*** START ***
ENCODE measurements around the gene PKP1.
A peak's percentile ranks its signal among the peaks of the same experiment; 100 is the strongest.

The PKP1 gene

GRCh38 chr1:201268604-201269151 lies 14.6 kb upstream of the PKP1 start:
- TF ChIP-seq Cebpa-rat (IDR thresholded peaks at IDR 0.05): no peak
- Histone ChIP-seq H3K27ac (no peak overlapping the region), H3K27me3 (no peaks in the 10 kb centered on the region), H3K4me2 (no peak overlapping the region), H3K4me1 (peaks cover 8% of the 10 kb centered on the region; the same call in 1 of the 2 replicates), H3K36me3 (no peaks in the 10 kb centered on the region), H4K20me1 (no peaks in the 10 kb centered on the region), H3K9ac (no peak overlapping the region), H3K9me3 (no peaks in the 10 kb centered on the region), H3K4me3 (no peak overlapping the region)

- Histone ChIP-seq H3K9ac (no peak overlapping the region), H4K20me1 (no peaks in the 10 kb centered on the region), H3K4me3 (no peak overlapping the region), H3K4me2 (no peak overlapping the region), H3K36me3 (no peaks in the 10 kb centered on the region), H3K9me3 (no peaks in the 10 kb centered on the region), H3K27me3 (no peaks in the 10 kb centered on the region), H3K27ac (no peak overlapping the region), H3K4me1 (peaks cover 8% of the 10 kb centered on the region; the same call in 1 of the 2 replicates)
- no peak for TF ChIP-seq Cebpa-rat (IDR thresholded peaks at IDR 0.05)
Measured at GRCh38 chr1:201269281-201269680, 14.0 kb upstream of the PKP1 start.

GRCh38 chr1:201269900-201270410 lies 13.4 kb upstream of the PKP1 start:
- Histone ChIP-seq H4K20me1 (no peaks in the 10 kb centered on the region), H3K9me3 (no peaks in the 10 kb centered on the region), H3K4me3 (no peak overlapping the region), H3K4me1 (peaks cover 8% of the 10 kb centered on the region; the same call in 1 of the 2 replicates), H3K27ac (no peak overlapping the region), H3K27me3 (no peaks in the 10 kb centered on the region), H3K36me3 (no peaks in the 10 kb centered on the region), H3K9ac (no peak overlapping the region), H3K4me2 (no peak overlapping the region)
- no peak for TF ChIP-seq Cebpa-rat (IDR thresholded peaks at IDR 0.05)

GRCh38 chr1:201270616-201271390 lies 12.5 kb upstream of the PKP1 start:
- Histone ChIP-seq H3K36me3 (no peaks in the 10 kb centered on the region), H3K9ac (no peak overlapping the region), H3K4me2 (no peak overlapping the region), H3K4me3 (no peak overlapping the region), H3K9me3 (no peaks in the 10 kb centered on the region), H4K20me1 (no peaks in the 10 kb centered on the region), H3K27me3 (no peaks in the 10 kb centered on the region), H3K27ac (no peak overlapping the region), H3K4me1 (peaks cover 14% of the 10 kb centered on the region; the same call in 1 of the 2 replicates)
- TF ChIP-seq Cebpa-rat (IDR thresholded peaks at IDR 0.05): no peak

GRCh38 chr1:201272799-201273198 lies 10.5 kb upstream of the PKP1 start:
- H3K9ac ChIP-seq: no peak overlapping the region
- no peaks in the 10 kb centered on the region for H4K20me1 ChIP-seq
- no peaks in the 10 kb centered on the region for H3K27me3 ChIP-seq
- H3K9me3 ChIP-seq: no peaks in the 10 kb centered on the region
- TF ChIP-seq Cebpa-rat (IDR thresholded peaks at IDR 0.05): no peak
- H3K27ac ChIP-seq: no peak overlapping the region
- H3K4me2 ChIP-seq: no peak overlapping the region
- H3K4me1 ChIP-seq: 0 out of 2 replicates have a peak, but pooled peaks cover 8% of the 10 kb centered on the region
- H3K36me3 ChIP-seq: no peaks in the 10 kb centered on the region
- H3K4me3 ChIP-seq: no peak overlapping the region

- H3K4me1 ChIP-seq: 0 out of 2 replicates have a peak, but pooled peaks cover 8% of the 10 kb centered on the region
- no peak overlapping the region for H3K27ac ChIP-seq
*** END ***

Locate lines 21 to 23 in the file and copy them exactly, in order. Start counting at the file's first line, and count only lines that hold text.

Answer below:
- TF ChIP-seq Cebpa-rat (IDR thresholded peaks at IDR 0.05): no peak
- H3K27ac ChIP-seq: no peak overlapping the region
- H3K4me2 ChIP-seq: no peak overlapping the region